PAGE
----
Ground station to help launch missions to Mars

Publication date
Wednesday, 6 Dec 2023

A new optical ground station launched by The Australian National University (ANU) will help NASA and other major space agencies safely reach Mars.

The ANU Quantum Optical Ground Station, based at the University’s Mt Stromlo Observatory, is a telescope that will support high-speed advanced communications with satellites from low-Earth orbit to the Moon and other deep space laser communication. 

Astrophysicist at work
Associate Professor Francis Bennet. Photo: ANU

It will also drive future research on advanced communications technologies, providing satellite networks with quantum security and global connectivity.

With support from the Australian Space Agency’s Moon to Mars initiative, the station is being upgraded with the latest optical technology that will enable communication between the station and future NASA-crewed missions beyond low-Earth orbit.

Associate Professor Francis Bennet from ANU said the ground station was the “preeminent technology of its kind in Australia”.

“Using lasers, the ground station will allow us to communicate with satellites and crews hurtling through space, supporting major crewed space missions and future space exploration,” Associate Professor Bennet said.

“We have built systems that are cutting edge in their capability, and upgrading them to be compatible with NASA missions that will help permanent operations on the Moon, and improve astronauts’ ability to connect back with Earth and allow high-definition video from the Moon and Mars.

“This includes compatibility with NASA’s crewed lunar mission Artemis II.” 

The station received major funding from the ACT Government’s Priority Investment Program.

ACT Chief Minister Andrew Barr said the ground station located in Canberra is a key national asset that positions Australia and the Indo-Pacific region to collaborate and compete on the global stage.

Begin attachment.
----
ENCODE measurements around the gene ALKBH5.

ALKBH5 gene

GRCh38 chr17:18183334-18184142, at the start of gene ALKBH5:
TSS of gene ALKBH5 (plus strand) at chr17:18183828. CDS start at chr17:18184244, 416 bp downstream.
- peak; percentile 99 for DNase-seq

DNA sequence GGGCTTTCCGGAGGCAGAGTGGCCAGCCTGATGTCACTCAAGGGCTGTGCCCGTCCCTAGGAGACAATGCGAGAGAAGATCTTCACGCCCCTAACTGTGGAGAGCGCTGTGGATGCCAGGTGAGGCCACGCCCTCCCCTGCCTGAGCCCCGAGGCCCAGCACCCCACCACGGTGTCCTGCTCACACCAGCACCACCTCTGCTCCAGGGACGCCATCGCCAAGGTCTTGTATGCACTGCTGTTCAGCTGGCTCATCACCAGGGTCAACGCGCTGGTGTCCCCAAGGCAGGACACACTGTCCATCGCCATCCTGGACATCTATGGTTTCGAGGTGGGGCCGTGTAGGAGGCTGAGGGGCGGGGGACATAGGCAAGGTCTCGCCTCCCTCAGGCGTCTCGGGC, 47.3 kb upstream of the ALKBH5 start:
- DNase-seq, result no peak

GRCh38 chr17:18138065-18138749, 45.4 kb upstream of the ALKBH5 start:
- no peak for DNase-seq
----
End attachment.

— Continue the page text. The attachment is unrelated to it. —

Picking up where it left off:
“Canberra has the capabilities to support space industry success and to take advantage of the enormous investment being made globally in space, through our growing knowledge economy,” said the Chief Minister.

“The ANU Quantum Optical Ground Station is another of the ACT’s strategic space sector co-investments that will enable competitive advantage for Australia’s space industry, attract talent from researchers, academics and industry to the ACT not only to help our economy continue to diversify but to equip industry with vital infrastructure to innovate and grow.

“The ACT Government is proud to have supported this ambitious project through our Priority Investment Program.” 

Director of the ANU Institute for Space, Professor Anna Moore, said the optical ground station was a “stellar” example of how ANU and Australian research was making major contributions to the future of space technology and exploration.

“It’s really exciting to see this new technology that will play a pivotal role in major future space missions come online,” Professor Moore said.

“With this technology, we will also be able to better access unused data and information about the Universe.

“We are thrilled that this station is now built and excited about the pivotal role it will play in our exploration and understanding of space. We look forward to working with our project partners on this nation-leading technology for many years to come.”  

The ANU Quantum Optical Ground Station is supported by funding from the ACT Government, with additional support from the Australian Space Agency, CSIRO and TESAT.

This article was first published by ANU Reporter.